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Uncovering a watering hole attack

Uncovering a watering hole attack

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Shanna Daly
Director of Incident Response
With credit to: Daniel Russell, Aaron Williams, Melanie Ninovic, Steph Burr & Thomas Pitt.
November 12, 2021
10 min read.

One of many great things about working for ParaFlare is the way our teams work together for a common goal - making sure our customer is looked after. There was a great example of this recently when our cyber operations and consulting teams worked together to uncover a nifty string of watering hole attacks on hundreds of vulnerable web sites.


Ask any cyber operations analyst about their favourite part of the job and they will likely tell you it is threat hunting. More specifically, threat hunting and then finding something. In this example, going down the rabbit hole started with an alert and not a hunting activity. The hunt, however, began shortly after.

During one our routine checks an endpoint was seen executing wscript.exe to launch a JavaScript file from under the parent process of explorer.exe. The file `wscript.exe` is the Microsoft Windows Based Script Host process and is invoked to execute scripts on Windows systems. For example, should a user double click on a JavaScript file, wscript is the process that will open and execute the file automatically.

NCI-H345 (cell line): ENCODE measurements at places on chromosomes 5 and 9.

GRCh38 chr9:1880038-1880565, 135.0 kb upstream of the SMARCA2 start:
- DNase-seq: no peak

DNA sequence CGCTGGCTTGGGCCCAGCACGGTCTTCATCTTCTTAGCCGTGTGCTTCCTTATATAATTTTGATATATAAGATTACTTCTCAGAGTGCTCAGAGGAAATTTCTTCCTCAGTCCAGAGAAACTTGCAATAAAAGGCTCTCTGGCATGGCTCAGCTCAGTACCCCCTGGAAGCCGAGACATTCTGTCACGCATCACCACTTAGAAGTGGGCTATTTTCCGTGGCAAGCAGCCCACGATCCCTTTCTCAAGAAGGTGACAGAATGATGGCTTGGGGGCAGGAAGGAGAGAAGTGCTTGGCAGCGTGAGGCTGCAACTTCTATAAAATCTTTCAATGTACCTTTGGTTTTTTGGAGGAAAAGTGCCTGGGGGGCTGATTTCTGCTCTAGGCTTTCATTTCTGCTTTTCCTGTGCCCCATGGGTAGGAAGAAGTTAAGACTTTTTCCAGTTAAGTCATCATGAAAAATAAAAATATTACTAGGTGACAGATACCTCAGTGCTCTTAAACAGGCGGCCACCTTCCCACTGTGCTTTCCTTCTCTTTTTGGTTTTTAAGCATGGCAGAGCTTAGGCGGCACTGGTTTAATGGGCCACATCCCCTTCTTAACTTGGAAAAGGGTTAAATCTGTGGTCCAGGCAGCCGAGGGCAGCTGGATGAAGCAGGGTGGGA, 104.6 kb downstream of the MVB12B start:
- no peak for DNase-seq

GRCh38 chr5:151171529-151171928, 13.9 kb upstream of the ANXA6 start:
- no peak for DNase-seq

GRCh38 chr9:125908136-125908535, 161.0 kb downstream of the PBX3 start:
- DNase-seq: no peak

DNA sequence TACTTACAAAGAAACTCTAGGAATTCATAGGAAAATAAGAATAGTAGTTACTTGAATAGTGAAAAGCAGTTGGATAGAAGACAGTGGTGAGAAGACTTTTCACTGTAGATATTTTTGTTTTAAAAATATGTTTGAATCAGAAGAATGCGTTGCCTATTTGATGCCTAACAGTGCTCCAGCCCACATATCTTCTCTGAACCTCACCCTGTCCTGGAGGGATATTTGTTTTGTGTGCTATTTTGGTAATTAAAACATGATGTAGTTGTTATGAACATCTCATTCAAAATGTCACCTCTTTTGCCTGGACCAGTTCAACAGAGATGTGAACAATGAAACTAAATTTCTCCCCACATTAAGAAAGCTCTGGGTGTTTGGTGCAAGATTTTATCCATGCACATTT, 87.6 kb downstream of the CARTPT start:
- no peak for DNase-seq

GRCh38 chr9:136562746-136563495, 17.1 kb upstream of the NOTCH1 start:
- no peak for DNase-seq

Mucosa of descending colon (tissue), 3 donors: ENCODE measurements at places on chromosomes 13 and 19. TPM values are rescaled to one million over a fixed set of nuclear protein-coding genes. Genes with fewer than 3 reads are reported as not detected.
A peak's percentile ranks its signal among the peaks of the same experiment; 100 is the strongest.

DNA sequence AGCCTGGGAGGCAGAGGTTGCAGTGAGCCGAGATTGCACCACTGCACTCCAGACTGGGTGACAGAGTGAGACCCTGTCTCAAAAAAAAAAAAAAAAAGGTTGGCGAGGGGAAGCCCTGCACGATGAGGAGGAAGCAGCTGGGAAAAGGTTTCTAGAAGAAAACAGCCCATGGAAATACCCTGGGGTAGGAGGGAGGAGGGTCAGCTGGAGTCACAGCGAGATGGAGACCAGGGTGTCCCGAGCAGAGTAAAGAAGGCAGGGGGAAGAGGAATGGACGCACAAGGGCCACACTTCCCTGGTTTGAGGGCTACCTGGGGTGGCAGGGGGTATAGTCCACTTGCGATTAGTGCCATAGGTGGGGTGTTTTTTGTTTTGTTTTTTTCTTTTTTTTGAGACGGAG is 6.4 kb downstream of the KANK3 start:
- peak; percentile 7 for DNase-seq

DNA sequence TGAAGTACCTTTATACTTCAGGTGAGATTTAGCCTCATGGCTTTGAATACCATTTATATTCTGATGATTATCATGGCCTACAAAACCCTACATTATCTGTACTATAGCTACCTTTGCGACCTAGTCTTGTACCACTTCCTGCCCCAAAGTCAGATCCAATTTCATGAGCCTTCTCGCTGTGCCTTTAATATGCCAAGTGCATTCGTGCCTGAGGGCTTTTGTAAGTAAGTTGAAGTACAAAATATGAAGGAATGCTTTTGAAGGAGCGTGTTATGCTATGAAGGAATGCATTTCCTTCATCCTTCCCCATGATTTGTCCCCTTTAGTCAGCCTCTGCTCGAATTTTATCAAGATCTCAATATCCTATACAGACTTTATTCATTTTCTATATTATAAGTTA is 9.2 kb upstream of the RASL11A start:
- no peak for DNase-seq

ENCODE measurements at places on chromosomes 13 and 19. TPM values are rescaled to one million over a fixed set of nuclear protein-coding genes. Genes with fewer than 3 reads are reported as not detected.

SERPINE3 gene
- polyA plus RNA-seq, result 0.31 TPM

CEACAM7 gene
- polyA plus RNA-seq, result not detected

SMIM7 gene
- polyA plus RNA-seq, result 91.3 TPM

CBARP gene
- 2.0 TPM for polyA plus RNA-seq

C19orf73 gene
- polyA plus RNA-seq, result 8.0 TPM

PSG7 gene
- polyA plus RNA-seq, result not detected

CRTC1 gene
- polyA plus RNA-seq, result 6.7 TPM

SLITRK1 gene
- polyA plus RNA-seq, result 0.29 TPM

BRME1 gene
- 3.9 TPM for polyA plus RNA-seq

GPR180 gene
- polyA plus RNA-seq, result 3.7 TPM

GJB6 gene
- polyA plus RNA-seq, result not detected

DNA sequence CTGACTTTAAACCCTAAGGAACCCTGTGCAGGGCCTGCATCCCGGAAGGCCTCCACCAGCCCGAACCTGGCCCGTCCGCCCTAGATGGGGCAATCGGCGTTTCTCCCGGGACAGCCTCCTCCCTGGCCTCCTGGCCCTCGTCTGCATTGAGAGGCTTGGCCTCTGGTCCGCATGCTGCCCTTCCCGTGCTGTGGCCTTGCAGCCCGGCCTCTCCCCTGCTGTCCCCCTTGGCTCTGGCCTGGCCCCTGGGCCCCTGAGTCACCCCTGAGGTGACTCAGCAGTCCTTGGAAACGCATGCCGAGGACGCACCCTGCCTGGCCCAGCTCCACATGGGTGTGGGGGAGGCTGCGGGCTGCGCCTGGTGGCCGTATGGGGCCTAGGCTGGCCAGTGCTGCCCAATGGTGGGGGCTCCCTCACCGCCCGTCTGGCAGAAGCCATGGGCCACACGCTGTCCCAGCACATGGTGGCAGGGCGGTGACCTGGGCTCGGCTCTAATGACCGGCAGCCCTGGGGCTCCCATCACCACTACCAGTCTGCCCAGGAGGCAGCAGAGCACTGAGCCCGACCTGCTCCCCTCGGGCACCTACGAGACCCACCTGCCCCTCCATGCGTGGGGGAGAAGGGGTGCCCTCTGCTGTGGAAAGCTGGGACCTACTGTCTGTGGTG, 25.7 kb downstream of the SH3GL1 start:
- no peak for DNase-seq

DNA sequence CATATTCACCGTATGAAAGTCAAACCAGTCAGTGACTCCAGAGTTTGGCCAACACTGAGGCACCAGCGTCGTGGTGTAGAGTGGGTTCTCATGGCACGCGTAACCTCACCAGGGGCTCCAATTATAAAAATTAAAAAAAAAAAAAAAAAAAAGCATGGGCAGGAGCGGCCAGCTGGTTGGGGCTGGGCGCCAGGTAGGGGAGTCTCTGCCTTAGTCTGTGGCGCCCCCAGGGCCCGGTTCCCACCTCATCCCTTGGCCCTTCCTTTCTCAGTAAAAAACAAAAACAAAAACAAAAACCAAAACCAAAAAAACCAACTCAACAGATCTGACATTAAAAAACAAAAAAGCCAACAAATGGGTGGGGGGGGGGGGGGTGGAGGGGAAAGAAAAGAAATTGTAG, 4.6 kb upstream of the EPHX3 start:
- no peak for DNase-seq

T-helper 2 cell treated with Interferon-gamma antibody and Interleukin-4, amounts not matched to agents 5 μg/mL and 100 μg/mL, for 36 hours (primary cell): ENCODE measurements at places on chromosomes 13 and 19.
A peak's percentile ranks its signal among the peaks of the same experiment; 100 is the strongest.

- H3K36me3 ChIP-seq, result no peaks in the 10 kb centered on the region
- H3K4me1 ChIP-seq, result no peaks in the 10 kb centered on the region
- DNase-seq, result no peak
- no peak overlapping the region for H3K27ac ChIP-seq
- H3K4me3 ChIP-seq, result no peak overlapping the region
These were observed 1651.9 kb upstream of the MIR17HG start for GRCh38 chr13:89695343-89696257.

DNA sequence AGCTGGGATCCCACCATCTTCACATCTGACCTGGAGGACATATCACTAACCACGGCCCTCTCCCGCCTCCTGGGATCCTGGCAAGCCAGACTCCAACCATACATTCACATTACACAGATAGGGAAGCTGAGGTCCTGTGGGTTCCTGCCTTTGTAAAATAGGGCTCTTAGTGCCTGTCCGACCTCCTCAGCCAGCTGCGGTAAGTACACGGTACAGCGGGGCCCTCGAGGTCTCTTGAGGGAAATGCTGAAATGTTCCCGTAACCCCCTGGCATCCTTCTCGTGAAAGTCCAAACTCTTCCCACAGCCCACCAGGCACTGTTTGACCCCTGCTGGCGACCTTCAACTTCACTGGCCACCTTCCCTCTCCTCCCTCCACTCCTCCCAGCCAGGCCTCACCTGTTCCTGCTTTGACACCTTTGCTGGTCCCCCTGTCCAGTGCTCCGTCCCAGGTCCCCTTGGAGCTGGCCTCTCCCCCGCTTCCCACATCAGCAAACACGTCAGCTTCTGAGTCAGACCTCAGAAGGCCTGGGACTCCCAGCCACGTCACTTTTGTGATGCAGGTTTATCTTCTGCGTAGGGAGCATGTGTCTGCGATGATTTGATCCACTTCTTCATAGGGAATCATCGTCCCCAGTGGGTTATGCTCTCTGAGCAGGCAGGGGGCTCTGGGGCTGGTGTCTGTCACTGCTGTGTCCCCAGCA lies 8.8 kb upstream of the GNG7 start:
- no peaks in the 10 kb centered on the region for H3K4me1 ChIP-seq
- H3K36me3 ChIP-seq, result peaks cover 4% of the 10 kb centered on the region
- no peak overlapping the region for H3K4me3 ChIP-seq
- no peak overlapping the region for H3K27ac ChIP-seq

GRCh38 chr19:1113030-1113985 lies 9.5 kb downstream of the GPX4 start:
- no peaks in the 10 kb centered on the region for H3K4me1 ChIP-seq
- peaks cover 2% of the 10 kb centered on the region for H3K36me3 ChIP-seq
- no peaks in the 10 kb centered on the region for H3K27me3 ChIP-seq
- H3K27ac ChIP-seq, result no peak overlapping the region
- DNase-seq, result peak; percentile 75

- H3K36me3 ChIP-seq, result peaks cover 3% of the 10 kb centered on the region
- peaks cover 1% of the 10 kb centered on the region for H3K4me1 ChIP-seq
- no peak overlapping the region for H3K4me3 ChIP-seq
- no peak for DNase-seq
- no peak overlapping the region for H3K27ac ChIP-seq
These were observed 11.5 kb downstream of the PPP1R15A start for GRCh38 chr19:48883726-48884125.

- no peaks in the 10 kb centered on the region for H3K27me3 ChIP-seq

Obviously knowing this, what the analyst had found looked suspicious and warranted further investigation. What was that JavaScript file? How was it executed? And how did it get on the system in the first place?

This endpoint triggered an alert because the JavaScript file executed by wscript.exe made 2 outbound connections to internet based IP addresses.

This endpoint triggered an alert because the JavaScript file executed by wscript.exe made 2 outbound connections to internet based IP addresses.

The first IP address shown, is a Netherlands-based IP that has had multiple recent reports published about potentially malicious activity communicating to this IP.

This initial piece of information and alert was generated from within the Microsoft stack and visible within the security centre portal. Utilising the timeline feature within the security portal, we were able to see what happened prior to the file executing. What we noticed was a visit to a website immediately before this script was executed. This website was a regular old legitimate website, not a malicious host. 

Well, not intentionally anyway.

The poisoned waterhole

When you think of a watering hole, a large body of water that attracts animals comes to mind. In the same way, adversaries look at websites like a watering hole –  a place that attracts many visitors . By poisoning the watering hole (one website), a large number of end users can be affected at once.  This is a cost-effective way for cyber criminals to operate. We call the website hack a watering hole attack, which then leads to the next stage of infection, the end user.